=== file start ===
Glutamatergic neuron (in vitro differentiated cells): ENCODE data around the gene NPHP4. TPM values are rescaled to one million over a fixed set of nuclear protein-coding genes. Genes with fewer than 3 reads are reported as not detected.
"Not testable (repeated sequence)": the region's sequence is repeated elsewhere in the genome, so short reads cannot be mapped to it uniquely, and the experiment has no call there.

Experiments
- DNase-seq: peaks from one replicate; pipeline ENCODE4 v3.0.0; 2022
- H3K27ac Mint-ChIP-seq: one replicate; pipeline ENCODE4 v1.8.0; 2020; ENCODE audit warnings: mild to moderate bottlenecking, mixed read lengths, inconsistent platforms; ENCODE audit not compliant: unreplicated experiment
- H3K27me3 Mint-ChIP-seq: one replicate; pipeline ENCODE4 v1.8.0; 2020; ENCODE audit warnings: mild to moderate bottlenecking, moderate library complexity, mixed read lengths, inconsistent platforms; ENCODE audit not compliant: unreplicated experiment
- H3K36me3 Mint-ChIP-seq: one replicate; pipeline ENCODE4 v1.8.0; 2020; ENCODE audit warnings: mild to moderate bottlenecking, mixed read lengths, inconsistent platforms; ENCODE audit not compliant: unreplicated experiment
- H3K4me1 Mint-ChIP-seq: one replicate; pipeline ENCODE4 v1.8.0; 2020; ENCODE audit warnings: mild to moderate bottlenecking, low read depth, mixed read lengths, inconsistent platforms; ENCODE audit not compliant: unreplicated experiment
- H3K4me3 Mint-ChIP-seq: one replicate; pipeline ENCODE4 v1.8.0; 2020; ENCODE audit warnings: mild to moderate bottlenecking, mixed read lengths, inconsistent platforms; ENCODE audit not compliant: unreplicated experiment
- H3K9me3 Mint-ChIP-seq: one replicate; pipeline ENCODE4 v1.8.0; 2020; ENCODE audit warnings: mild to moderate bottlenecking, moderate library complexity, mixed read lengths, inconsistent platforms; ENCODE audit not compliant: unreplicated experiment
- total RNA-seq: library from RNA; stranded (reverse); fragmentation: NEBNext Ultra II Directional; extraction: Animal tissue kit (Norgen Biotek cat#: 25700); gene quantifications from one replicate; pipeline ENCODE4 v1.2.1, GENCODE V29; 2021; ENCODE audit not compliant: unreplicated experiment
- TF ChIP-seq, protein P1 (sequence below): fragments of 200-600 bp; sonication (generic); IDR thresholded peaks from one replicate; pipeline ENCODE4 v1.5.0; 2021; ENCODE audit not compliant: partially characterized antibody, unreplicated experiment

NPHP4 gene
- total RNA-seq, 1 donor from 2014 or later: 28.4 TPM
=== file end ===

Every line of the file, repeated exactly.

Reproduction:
Glutamatergic neuron (in vitro differentiated cells): ENCODE data around the gene NPHP4. TPM values are rescaled to one million over a fixed set of nuclear protein-coding genes. Genes with fewer than 3 reads are reported as not detected.
"Not testable (repeated sequence)": the region's sequence is repeated elsewhere in the genome, so short reads cannot be mapped to it uniquely, and the experiment has no call there.

Experiments
- DNase-seq: peaks from one replicate; pipeline ENCODE4 v3.0.0; 2022
- H3K27ac Mint-ChIP-seq: one replicate; pipeline ENCODE4 v1.8.0; 2020; ENCODE audit warnings: mild to moderate bottlenecking, mixed read lengths, inconsistent platforms; ENCODE audit not compliant: unreplicated experiment
- H3K27me3 Mint-ChIP-seq: one replicate; pipeline ENCODE4 v1.8.0; 2020; ENCODE audit warnings: mild to moderate bottlenecking, moderate library complexity, mixed read lengths, inconsistent platforms; ENCODE audit not compliant: unreplicated experiment
- H3K36me3 Mint-ChIP-seq: one replicate; pipeline ENCODE4 v1.8.0; 2020; ENCODE audit warnings: mild to moderate bottlenecking, mixed read lengths, inconsistent platforms; ENCODE audit not compliant: unreplicated experiment
- H3K4me1 Mint-ChIP-seq: one replicate; pipeline ENCODE4 v1.8.0; 2020; ENCODE audit warnings: mild to moderate bottlenecking, low read depth, mixed read lengths, inconsistent platforms; ENCODE audit not compliant: unreplicated experiment
- H3K4me3 Mint-ChIP-seq: one replicate; pipeline ENCODE4 v1.8.0; 2020; ENCODE audit warnings: mild to moderate bottlenecking, mixed read lengths, inconsistent platforms; ENCODE audit not compliant: unreplicated experiment
- H3K9me3 Mint-ChIP-seq: one replicate; pipeline ENCODE4 v1.8.0; 2020; ENCODE audit warnings: mild to moderate bottlenecking, moderate library complexity, mixed read lengths, inconsistent platforms; ENCODE audit not compliant: unreplicated experiment
- total RNA-seq: library from RNA; stranded (reverse); fragmentation: NEBNext Ultra II Directional; extraction: Animal tissue kit (Norgen Biotek cat#: 25700); gene quantifications from one replicate; pipeline ENCODE4 v1.2.1, GENCODE V29; 2021; ENCODE audit not compliant: unreplicated experiment
- TF ChIP-seq, protein P1 (sequence below): fragments of 200-600 bp; sonication (generic); IDR thresholded peaks from one replicate; pipeline ENCODE4 v1.5.0; 2021; ENCODE audit not compliant: partially characterized antibody, unreplicated experiment

NPHP4 gene
- total RNA-seq, 1 donor from 2014 or later: 28.4 TPM